The seaside town and coastal fishing port of Peel is the Isle of Man’s third largest settlement. It’s situated on the western coast and is a place that is rich in both culture and history, making it an interesting destination for the curious traveller.
At the town’s southern end, the scenic harbour gives way to the base of Peel Hill – a popular walking route. The hill stands at 501 feet above sea level, with the summit being accessed by a short route up a grassy ridge. The ascent is gradual – making it great for those who are looking for an easy walk – and I assure you that the views at the top can be very rewarding.
The summit of Peel Hill overlooks the town and a large stretch of open ocean, with its elevation above the landscape providing incredible views south to Niarbyl Bay and the Calf of Man, as the hills of Slieu Whallian and South Barrule rise up in the background. The summit is home to a large tower that goes by the name of Corrin’s Folly.
This stone monument was built around 1806 for Thomas Corrin, who owned large parts of the nearby land. Peel Hill was one of his favourite spots on the island and a small graveyard sits adjacent to the tower, marking the site where his beloved family were buried. Although the tower itself is not open to the public, it can be an intriguing landmark to visit nonetheless.
A descent from Peel Hill can be made via a different route which winds its way down the other side of the mountain. I drove also to St Patrick’s Well. Also known as the Silver Well, this is thought to be the place where St Patrick of Ireland first planted the sign of the cross. As an offering to him, ancient inhabitants often left small pieces of silver here, giving the well its alternative name.
St Patrick’s Isle
Peel is often referred to as the ‘Sunset City’, as its west-facing position gives it a front row seat to the magnificent sunsets that grace the western skies. One of the best places to watch these colourful natural events is Peel Beach, located at the northern edge of the town.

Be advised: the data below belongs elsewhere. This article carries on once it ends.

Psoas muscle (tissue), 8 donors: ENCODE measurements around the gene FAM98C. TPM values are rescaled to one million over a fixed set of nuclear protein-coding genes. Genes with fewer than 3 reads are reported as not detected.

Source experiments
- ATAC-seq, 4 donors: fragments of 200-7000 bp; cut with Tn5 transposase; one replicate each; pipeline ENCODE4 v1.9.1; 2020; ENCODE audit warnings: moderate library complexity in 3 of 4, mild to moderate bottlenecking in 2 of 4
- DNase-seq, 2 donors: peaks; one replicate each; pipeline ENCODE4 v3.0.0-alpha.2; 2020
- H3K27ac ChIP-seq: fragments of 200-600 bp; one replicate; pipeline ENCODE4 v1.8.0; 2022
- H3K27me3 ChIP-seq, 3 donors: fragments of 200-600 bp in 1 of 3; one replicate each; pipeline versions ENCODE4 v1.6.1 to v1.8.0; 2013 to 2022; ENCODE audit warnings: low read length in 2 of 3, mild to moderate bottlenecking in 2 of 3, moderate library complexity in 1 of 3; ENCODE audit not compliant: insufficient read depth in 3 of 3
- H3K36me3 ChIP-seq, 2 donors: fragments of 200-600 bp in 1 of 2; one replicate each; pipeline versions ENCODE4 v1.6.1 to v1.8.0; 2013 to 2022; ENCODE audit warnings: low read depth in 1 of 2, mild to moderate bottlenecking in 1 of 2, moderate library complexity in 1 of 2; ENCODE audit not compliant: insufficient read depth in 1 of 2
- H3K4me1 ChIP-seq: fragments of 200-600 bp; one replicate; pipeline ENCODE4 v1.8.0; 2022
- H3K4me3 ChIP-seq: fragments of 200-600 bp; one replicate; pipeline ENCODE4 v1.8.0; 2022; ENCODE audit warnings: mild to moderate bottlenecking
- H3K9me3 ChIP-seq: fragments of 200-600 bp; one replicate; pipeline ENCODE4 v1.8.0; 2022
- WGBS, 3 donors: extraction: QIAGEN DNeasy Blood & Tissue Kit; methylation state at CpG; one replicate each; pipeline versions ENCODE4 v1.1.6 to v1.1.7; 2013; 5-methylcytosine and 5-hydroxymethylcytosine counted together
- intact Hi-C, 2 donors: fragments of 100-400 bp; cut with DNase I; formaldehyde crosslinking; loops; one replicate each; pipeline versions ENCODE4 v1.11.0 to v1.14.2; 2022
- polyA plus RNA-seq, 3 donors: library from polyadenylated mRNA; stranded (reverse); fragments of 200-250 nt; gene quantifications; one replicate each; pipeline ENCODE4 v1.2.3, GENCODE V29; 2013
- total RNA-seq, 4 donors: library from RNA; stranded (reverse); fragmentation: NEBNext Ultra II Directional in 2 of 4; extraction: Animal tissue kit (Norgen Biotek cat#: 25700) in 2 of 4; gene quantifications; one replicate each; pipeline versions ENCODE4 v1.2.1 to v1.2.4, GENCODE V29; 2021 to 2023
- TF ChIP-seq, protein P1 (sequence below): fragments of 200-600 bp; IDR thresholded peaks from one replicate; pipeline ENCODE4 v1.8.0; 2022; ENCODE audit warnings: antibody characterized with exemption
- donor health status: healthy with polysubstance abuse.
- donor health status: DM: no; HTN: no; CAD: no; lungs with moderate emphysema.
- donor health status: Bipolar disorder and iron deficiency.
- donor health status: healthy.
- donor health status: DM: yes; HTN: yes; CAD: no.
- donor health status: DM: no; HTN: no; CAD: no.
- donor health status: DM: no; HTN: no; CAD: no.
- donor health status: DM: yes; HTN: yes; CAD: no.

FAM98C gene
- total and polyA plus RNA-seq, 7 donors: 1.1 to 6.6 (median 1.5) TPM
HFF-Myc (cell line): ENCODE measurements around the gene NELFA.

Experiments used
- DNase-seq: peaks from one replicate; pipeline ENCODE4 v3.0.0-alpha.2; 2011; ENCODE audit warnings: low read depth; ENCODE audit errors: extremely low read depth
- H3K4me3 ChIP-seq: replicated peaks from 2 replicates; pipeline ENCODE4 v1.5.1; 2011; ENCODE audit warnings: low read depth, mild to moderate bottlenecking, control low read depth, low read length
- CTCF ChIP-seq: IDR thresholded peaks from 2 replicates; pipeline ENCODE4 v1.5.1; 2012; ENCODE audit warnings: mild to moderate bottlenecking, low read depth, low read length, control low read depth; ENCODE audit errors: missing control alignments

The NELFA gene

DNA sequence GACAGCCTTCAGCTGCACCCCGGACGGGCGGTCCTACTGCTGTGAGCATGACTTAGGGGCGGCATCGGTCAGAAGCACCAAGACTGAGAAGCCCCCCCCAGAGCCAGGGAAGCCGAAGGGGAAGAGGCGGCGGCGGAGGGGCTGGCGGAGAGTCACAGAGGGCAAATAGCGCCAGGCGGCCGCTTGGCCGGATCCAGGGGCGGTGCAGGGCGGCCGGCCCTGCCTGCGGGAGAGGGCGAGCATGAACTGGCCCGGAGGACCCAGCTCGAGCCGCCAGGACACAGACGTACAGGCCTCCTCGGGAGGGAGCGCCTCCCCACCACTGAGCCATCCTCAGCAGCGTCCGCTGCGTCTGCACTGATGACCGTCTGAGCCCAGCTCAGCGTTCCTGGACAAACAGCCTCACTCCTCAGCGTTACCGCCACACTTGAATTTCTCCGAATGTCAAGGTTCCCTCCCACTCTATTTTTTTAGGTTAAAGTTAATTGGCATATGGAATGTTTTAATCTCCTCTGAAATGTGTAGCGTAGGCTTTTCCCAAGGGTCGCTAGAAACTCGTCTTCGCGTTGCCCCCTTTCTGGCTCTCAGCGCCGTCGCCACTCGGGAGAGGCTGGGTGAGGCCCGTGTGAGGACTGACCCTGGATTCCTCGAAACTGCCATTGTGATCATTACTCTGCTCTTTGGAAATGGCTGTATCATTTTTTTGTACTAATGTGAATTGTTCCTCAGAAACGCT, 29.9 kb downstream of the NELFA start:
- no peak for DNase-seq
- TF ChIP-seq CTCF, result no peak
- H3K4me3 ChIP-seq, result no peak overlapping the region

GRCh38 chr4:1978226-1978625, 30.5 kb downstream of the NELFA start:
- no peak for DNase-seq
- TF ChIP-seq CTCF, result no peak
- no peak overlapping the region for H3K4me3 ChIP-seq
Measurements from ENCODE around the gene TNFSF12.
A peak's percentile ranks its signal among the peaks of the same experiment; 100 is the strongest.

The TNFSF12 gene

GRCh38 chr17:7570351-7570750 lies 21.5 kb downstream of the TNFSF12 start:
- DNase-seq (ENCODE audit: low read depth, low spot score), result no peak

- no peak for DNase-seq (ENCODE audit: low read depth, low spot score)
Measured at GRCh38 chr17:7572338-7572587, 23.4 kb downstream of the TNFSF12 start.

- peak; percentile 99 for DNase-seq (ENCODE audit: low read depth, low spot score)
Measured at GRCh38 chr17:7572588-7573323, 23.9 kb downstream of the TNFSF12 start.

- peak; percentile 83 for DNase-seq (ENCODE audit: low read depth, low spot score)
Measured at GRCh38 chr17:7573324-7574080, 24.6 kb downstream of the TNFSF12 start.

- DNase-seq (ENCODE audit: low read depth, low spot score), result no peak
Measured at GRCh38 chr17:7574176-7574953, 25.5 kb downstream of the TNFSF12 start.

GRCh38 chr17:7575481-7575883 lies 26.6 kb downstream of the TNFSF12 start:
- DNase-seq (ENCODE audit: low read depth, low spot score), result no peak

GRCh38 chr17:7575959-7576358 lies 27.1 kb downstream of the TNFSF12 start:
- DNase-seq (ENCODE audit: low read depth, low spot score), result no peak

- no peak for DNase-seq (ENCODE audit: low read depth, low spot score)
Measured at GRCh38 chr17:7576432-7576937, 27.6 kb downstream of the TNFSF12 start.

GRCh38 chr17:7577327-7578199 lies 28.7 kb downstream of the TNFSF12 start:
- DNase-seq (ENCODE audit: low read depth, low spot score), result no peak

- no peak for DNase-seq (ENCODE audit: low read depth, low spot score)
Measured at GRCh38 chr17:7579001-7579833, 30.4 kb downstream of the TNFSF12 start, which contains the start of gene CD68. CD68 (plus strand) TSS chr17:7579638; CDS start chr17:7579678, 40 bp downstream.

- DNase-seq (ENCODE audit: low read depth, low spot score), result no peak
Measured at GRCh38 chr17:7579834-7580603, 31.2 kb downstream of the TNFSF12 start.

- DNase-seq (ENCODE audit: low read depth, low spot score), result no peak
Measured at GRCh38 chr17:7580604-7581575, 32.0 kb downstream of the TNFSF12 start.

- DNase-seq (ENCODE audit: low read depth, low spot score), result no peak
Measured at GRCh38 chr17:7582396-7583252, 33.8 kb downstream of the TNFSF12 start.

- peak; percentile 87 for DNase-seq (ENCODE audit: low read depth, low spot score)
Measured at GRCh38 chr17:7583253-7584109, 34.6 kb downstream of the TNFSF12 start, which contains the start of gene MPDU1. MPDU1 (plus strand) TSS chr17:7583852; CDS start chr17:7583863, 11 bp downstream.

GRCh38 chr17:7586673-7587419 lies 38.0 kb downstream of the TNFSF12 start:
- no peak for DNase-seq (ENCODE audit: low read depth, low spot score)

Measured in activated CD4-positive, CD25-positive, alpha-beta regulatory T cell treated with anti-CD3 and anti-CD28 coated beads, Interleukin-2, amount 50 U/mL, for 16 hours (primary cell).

This sloping stretch of sand is popular among tourists and locals, and is a great place for sunbathing or swimming on warm days. It also has some interesting views across the water to St Patrick’s Isle. When the weather allows I usually spend a significant amount of time on Peel Beach with my friends, having picknick and chatting all day long.
This small islet is linked to the mainland via a causeway and is one of the smallest islands in the Irish Sea. Despite its size, St Patrick’s Isle has a surprising amount of history behind it, with human influence extending back over 8,000 years. History tells that this was the place where St Patrick originally set foot on the Isle of Man, on a mission to bring Christianity to the island. Churches and monasteries sprung up in his wake, before being replaced by the military stronghold of Peel Castle.
This castle still stands today and is a formidable presence, with its extensive grounds and large towers making it a great destination for a day trip.
Its position on the coast also means it’s ideal for wildlife watching. The waters surrounding Peel are home to basking sharks in the summer months, with these ocean giants visiting the Manx coastline to feed. There is also a small population of seals in the region, who can often be spotted bobbing in the water nearby.
There is much to see on a visit to Peel Hill and the surrounding area, however the coastline here is one of the few places on the Isle of Man where you can find the Atlantic puffin, also known as the ‘clown of the ocean’. These seabirds are some of the most colourful in the British Isles, with their black and white plumage being complimented by bright orange bills. Unsurprisingly, these bills are partly for show, with brighter colours being seen as more attractive to other puffins. Male puffins like to flaunt their bills in the breeding season for this reason.
The bills are not just used to attract a mate, they’re also a puffin’s primary weapon on the hunt for fish. Sandeels are their favourite meal, which they catch by diving underwater and swimming in pursuit, using their wings to propel them. Puffins visit the Manx coast from March until August, spending the rest of the year out at sea. During their time of the island, they breed and give birth to eggs, with the cliffs around Peel Hill being a key nesting site. If you’re lucky, a walk along the coastline here during summer might reward you with views of these charismatic seabirds.
Peel Hill is one of the best places on the Isle of Man to absorb the island’s intriguing heritage. With pleasant walking opportunities and fantastic coastal views, it’s a wonderful destination, topped off by being a great place to spot wildlife.
Would you like to learn more about other interesting places on the island? Then don’t miss the following article: Sunsets And Shark Watching – Niarbyl Bay